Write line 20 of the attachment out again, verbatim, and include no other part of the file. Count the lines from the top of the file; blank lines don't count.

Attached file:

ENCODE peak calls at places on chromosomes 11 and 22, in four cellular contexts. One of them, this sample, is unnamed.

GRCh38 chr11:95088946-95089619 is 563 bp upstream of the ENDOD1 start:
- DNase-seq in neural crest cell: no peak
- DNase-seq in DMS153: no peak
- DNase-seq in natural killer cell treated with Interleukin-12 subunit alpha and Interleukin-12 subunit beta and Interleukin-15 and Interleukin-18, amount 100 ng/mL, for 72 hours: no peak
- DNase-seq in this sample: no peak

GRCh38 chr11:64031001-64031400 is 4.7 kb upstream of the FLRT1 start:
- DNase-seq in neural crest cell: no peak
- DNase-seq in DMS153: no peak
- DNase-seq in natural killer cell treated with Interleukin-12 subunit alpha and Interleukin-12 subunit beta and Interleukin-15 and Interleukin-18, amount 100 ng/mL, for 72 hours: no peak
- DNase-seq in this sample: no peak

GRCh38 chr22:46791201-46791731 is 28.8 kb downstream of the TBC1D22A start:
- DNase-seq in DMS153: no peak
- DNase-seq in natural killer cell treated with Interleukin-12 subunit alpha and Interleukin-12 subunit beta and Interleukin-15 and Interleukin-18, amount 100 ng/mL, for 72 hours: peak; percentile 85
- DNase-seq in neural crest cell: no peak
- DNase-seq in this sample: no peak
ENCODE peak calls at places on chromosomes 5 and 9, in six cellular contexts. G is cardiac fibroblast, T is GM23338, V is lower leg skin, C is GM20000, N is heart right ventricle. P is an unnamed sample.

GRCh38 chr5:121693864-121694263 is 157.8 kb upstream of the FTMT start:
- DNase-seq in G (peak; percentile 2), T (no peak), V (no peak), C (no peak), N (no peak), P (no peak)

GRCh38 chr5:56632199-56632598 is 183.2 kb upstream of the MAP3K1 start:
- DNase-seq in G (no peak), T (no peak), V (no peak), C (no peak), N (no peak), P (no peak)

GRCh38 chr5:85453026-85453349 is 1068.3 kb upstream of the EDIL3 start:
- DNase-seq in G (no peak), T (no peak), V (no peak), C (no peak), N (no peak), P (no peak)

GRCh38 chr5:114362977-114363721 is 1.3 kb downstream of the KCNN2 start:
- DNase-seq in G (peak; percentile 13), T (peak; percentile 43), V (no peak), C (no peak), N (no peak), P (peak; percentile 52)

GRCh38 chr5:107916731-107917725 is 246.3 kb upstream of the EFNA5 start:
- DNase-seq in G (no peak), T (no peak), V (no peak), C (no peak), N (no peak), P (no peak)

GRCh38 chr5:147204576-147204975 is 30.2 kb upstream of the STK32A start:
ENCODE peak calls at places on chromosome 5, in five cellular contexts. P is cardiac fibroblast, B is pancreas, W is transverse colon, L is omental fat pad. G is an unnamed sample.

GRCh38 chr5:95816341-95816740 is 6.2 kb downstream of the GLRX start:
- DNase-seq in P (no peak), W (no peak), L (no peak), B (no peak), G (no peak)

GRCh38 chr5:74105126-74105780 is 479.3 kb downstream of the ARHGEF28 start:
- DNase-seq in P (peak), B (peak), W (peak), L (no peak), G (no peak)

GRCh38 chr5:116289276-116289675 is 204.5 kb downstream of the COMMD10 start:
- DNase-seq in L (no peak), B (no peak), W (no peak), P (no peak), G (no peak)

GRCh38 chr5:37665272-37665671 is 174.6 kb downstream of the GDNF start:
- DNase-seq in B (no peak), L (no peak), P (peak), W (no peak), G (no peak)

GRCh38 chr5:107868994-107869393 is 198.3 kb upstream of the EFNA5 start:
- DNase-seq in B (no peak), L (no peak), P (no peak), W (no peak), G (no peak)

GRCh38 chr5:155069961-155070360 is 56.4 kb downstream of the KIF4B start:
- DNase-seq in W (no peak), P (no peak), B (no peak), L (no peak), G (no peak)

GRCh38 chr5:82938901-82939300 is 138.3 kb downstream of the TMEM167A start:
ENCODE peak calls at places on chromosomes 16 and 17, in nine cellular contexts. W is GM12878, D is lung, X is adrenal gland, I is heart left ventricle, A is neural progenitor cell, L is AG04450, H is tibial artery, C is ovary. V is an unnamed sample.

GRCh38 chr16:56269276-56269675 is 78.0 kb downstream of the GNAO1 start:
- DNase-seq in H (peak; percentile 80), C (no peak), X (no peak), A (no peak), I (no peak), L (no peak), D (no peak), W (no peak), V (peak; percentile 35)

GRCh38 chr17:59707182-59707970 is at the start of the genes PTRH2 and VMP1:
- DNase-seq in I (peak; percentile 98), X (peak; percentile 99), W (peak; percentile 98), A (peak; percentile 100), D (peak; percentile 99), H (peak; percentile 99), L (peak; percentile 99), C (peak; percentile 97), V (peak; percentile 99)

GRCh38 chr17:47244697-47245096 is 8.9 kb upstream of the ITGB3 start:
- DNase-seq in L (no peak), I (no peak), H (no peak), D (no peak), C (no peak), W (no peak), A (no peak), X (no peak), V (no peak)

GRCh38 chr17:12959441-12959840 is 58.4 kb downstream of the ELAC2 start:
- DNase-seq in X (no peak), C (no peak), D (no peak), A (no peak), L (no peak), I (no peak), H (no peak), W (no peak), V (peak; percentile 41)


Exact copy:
GRCh38 chr5:56632199-56632598 is 183.2 kb upstream of the MAP3K1 start: